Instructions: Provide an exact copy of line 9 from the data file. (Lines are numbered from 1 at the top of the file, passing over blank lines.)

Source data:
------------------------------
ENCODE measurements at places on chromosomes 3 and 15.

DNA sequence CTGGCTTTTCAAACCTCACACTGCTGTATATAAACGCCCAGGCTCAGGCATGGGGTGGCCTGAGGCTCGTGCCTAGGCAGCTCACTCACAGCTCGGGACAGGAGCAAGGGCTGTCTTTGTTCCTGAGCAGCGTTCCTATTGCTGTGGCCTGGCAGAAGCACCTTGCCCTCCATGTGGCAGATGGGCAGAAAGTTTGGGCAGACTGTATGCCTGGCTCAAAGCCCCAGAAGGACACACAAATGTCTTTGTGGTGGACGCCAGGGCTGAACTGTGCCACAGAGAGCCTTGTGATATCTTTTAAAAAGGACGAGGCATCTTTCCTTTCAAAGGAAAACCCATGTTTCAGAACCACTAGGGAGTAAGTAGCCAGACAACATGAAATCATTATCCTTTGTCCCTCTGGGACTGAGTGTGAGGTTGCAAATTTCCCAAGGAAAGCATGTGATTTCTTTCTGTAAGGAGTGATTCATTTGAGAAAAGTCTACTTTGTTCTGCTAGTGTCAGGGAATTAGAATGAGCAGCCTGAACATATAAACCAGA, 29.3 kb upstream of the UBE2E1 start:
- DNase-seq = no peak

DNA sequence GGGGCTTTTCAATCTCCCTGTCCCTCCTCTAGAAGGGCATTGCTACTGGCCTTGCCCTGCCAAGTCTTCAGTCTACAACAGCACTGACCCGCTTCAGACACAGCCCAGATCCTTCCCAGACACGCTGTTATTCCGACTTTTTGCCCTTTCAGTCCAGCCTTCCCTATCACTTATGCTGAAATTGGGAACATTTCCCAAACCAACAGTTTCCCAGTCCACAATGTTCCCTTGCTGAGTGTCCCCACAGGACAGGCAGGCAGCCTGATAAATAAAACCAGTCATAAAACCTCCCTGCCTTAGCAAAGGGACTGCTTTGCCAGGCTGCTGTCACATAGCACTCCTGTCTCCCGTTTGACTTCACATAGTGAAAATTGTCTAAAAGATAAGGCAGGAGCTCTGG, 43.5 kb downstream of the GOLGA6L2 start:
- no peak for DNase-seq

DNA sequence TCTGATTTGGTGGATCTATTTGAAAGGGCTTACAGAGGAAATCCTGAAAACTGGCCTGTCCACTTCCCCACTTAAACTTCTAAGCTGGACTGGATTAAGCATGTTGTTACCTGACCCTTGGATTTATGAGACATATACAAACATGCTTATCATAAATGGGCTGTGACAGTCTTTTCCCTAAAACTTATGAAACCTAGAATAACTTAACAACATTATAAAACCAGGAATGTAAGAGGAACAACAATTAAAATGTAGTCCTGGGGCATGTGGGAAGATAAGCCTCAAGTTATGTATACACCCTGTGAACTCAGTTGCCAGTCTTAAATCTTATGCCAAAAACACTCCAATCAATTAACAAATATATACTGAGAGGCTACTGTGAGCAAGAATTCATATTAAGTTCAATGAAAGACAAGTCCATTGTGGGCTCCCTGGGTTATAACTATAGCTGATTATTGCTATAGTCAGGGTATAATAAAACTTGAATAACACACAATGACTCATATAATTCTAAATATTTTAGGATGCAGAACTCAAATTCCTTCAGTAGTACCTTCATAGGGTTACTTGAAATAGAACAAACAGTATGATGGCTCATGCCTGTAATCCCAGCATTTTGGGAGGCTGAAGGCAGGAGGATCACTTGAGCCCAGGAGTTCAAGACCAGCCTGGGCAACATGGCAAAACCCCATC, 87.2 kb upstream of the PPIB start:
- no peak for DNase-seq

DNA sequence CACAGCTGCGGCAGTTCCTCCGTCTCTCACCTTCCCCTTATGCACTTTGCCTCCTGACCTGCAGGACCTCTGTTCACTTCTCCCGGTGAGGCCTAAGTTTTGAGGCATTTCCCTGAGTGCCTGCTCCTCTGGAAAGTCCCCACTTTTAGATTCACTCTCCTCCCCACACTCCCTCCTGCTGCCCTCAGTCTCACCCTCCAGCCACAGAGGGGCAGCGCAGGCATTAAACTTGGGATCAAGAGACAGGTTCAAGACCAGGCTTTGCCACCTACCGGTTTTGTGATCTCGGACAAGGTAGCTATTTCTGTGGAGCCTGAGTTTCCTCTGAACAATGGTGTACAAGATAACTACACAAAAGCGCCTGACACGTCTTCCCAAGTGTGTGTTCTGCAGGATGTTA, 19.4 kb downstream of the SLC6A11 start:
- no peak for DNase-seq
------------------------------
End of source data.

- no peak for DNase-seq